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Leeds LGBT badminton club paves way for more to take to the court

Leeds LGBT badminton club paves way for more to take to the court

Badminton is a sport for all, and one Leeds team is paving the way for even more to pick up a racket as they promote the sport among the city’s LGBT community.

‘The Bad Mittens’, the mastermind of Rob Wilson, is an inclusive badminton group open to anyone to attend, whether players are straight, lesbian, gay, bisexual or trans.

The team focuses on playing socially, rather than competitively, and welcomes people from all walks of life who want to meet new people, while getting fit and healthy on the court.

And for Wilson, who has been the club soar over the past two seasons, nothing gives him greater pleasure than seeing players grow in confidence as they overcome barriers to participation.



“I was already quite a regular badminton player, and through that, had already got to know quite a few people who were interested so there was a base for the club to be formed,” he said.

“We wanted it to be an inclusive group, because it’s important for us, I think, not to be exclusive and we are welcoming to all. While some of our members identify as LGBT, others don’t.

“One of the biggest challenges, which could be a generational thing, is that historically, PE and sport in school was always one of the areas where there was a high level of bullying, particularly around sexuality or an assumed sexuality.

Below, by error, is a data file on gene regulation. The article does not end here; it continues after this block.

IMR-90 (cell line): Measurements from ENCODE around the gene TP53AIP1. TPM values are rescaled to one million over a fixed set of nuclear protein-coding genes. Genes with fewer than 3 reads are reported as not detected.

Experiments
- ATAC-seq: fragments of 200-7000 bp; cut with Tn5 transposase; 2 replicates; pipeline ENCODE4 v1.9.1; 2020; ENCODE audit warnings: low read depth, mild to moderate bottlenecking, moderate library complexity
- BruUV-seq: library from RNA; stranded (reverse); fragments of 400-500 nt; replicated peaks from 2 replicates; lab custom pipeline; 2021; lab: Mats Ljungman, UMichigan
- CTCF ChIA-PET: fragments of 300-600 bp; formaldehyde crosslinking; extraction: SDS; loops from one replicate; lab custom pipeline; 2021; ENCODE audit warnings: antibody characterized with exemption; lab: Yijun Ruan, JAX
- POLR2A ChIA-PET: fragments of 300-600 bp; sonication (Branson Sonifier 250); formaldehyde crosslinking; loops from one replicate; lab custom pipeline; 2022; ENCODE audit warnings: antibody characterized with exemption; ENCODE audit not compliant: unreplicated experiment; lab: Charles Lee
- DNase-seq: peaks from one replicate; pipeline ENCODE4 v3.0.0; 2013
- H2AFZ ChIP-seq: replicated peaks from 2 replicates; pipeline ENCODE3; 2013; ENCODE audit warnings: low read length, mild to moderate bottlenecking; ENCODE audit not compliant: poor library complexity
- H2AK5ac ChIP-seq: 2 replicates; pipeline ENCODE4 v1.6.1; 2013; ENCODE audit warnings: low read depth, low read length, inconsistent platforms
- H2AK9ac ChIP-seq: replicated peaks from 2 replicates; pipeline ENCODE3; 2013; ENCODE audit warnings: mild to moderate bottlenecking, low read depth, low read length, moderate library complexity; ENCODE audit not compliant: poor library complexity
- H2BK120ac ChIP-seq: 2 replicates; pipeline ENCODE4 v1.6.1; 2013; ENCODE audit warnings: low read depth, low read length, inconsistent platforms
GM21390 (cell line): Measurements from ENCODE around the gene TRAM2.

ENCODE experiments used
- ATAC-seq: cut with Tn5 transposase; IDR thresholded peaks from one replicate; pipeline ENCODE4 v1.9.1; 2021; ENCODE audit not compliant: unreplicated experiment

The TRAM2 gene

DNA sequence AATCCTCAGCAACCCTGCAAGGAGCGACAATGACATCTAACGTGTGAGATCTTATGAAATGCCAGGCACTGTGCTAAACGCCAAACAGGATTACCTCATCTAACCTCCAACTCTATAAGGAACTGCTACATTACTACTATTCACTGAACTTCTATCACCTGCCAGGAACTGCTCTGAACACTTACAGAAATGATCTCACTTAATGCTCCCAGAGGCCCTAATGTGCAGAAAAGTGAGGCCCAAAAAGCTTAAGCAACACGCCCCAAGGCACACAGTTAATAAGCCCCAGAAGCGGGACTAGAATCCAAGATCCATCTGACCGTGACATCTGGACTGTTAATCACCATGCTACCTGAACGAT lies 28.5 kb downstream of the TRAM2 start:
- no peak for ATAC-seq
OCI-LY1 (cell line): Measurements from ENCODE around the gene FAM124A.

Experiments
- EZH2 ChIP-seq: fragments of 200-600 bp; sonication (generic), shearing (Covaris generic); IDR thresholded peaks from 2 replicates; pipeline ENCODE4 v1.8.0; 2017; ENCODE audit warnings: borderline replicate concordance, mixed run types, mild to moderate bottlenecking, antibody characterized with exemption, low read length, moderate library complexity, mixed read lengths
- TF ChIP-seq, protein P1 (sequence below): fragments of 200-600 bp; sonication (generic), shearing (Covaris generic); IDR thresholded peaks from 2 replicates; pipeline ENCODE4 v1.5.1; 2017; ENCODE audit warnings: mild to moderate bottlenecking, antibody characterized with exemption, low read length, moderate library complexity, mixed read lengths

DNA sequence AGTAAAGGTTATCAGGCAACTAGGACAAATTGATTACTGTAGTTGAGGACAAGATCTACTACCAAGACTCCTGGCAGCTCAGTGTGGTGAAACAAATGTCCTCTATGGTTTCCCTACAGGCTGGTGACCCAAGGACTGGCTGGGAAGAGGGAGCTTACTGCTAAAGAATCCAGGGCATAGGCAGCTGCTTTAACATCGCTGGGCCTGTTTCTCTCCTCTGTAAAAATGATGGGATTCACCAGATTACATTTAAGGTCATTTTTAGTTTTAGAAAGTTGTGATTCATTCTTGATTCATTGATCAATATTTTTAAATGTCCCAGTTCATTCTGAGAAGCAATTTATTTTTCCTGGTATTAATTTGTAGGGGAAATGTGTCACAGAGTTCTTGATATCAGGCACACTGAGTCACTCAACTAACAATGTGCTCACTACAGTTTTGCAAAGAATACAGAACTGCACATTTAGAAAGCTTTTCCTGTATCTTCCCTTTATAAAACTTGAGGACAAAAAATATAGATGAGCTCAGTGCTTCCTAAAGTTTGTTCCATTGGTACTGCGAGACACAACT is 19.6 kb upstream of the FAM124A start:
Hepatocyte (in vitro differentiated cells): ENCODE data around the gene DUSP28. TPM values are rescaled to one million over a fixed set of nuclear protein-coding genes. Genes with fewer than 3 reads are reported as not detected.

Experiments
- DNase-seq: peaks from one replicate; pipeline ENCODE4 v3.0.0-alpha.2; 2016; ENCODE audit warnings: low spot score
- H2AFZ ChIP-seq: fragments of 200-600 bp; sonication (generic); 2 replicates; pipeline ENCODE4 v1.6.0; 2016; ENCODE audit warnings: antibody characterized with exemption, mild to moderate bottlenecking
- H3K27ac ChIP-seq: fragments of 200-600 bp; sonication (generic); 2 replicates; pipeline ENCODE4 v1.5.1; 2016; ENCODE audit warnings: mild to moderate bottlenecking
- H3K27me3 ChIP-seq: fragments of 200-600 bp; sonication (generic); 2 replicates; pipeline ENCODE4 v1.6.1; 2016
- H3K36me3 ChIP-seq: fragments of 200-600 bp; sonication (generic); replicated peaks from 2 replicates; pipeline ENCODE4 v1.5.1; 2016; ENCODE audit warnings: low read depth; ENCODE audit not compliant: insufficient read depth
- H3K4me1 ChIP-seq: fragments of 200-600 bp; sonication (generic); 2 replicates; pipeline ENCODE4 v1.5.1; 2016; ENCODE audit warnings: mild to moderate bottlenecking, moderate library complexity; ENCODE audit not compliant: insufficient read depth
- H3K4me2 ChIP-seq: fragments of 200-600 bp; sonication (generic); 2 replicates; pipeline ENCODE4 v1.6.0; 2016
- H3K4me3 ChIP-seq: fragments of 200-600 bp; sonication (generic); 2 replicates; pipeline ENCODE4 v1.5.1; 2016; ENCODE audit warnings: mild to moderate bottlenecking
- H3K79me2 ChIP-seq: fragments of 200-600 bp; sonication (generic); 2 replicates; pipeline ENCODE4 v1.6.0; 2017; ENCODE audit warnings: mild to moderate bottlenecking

“People have had quite negative experiences and connected that with sport, so some, from a young age, have been put off it because those experiences stick with them.

“With our club, it’s given them a safe space to participate in sport and get active again, when maybe they haven’t had that opportunity for a number of years.”

Based at Leeds’ Armley Leisure Centre, The Bad Mittens play twice a week, on Wednesday evenings and Sunday afternoons.

And while Wilson is also heavily involved with other LGBT sports teams, including rugby side Leeds Hunters, he insists badminton provides the perfect platform on which people can flourish.

“Badminton, in particular, is quite a social sport, and that social aspect, having fun and making friends, is something we really focus on, rather than it being competitive,” he said.

“When we first started, we had probably around 30 members, whereas we now have 157 at the last count.

“There is a lot of interest in playing badminton, and because we have placed our focus on fun and friends, and play socially instead of competitively, it’s a great chance to get to know people.”

With numbers increasing on a weekly basis, ‘The Bad Mittens’ has been incredibly well received within the Leeds LGBT community, but Wilson admits he is keen to see more badminton clubs open their doors to members of the LGBT community.

“It’s so important to engage with a group of people who will find a great benefit in being involved with sport and active lifestyles, who aren’t currently,” said the 40-year-old.

“LGBT people will feel they don’t have a place in some groups, unless you actively promote yourselves as being LGBT.

“It’s not about groups stating they are LGBT-led, but it’s about having policies in place to ensure that clubs are inclusive.

“Our key to success has definitely been keeping it fun and friendly. We’re welcoming to new people and encouraging, so when people come along for the first time, it’s important to engage with them and get to know them.”


Photos: Rob Wilson